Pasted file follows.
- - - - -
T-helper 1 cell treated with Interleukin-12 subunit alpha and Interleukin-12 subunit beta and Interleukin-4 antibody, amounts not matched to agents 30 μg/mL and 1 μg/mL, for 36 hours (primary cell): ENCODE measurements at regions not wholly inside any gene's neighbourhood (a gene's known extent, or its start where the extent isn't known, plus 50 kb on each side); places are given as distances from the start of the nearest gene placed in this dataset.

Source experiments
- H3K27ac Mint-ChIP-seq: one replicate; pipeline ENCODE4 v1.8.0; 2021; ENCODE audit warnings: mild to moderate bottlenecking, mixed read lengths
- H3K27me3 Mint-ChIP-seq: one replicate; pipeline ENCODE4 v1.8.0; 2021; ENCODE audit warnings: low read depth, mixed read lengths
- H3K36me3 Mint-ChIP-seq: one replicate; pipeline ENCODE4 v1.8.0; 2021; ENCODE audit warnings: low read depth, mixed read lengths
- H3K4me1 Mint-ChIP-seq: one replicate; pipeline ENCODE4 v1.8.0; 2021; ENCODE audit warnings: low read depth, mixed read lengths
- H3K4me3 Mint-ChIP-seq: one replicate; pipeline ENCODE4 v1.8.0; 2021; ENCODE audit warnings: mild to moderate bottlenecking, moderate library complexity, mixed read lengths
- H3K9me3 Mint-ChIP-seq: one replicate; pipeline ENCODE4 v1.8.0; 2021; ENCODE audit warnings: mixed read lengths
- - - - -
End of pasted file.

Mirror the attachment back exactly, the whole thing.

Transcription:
T-helper 1 cell treated with Interleukin-12 subunit alpha and Interleukin-12 subunit beta and Interleukin-4 antibody, amounts not matched to agents 30 μg/mL and 1 μg/mL, for 36 hours (primary cell): ENCODE measurements at regions not wholly inside any gene's neighbourhood (a gene's known extent, or its start where the extent isn't known, plus 50 kb on each side); places are given as distances from the start of the nearest gene placed in this dataset.

Source experiments
- H3K27ac Mint-ChIP-seq: one replicate; pipeline ENCODE4 v1.8.0; 2021; ENCODE audit warnings: mild to moderate bottlenecking, mixed read lengths
- H3K27me3 Mint-ChIP-seq: one replicate; pipeline ENCODE4 v1.8.0; 2021; ENCODE audit warnings: low read depth, mixed read lengths
- H3K36me3 Mint-ChIP-seq: one replicate; pipeline ENCODE4 v1.8.0; 2021; ENCODE audit warnings: low read depth, mixed read lengths
- H3K4me1 Mint-ChIP-seq: one replicate; pipeline ENCODE4 v1.8.0; 2021; ENCODE audit warnings: low read depth, mixed read lengths
- H3K4me3 Mint-ChIP-seq: one replicate; pipeline ENCODE4 v1.8.0; 2021; ENCODE audit warnings: mild to moderate bottlenecking, moderate library complexity, mixed read lengths
- H3K9me3 Mint-ChIP-seq: one replicate; pipeline ENCODE4 v1.8.0; 2021; ENCODE audit warnings: mixed read lengths